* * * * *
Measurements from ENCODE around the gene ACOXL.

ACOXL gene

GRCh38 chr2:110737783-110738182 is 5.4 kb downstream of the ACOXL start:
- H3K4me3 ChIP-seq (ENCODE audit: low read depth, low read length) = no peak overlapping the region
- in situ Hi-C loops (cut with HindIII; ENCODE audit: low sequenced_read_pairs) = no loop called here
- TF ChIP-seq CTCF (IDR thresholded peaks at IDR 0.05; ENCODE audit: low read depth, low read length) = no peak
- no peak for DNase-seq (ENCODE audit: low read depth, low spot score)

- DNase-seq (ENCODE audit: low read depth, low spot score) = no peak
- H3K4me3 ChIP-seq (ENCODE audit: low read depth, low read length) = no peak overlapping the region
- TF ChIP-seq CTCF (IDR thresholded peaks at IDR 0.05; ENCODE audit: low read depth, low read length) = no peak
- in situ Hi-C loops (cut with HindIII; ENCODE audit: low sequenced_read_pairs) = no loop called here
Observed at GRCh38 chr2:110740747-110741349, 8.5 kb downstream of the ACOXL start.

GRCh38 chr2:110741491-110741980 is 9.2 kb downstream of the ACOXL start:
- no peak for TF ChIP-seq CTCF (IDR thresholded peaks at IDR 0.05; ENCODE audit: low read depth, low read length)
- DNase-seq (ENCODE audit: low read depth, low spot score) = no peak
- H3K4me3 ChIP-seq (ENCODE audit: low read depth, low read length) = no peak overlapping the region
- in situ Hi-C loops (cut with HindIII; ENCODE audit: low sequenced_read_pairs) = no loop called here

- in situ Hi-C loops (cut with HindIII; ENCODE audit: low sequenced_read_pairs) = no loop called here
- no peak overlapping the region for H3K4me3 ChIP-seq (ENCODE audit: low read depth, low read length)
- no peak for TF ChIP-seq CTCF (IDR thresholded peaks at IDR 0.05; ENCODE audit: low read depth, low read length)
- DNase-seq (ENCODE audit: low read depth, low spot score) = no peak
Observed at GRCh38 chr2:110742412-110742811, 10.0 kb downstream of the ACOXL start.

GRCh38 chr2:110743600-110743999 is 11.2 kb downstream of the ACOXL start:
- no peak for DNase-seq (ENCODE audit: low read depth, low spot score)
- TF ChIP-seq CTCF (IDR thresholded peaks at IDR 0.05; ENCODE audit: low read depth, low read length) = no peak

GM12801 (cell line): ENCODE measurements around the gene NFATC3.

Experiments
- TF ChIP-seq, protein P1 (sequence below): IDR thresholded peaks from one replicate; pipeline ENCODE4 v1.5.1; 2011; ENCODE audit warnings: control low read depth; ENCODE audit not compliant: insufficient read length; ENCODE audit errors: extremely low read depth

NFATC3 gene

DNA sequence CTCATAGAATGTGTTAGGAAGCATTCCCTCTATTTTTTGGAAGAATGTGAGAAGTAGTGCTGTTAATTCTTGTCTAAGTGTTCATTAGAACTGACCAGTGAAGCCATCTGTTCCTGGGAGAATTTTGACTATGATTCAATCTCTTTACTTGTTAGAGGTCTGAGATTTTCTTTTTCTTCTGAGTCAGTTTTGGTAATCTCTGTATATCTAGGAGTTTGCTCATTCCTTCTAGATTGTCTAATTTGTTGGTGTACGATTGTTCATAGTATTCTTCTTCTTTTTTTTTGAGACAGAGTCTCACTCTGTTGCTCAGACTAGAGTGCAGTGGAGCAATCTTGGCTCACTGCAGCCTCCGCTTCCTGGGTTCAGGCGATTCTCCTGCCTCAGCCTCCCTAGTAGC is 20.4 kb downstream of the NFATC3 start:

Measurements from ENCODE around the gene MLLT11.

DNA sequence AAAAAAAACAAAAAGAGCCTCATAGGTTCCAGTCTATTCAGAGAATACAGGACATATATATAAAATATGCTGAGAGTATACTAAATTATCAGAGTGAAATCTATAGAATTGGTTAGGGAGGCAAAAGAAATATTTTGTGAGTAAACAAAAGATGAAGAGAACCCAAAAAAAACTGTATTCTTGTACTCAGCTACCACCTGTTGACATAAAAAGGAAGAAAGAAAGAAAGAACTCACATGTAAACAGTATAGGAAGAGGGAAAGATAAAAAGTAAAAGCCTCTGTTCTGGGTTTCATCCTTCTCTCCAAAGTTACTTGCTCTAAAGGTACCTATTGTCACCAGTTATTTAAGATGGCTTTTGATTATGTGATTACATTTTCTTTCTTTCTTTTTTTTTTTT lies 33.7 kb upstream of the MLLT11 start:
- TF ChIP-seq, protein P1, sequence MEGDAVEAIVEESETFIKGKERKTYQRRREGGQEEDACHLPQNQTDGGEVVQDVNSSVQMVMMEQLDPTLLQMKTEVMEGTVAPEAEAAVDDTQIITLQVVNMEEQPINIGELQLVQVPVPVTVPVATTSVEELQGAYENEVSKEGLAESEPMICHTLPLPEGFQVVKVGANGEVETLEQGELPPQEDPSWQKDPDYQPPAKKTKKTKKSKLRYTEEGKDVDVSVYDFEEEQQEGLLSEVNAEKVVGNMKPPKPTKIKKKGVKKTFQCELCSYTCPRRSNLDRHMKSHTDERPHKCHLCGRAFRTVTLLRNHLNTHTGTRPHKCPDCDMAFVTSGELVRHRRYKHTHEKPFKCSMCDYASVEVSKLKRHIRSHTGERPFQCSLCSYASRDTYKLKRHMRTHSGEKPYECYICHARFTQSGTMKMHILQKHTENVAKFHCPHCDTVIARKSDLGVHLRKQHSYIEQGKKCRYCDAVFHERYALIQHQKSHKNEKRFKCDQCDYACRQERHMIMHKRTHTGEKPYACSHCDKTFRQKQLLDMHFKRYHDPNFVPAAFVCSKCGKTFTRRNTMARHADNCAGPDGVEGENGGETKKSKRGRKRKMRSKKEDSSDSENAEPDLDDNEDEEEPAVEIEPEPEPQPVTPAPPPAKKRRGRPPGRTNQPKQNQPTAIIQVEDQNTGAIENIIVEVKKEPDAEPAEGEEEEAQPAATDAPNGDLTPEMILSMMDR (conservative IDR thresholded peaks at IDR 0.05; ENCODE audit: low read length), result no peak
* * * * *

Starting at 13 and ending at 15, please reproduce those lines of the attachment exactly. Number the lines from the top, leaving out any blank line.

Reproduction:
GRCh38 chr2:110741491-110741980 is 9.2 kb downstream of the ACOXL start:
- no peak for TF ChIP-seq CTCF (IDR thresholded peaks at IDR 0.05; ENCODE audit: low read depth, low read length)
- DNase-seq (ENCODE audit: low read depth, low spot score) = no peak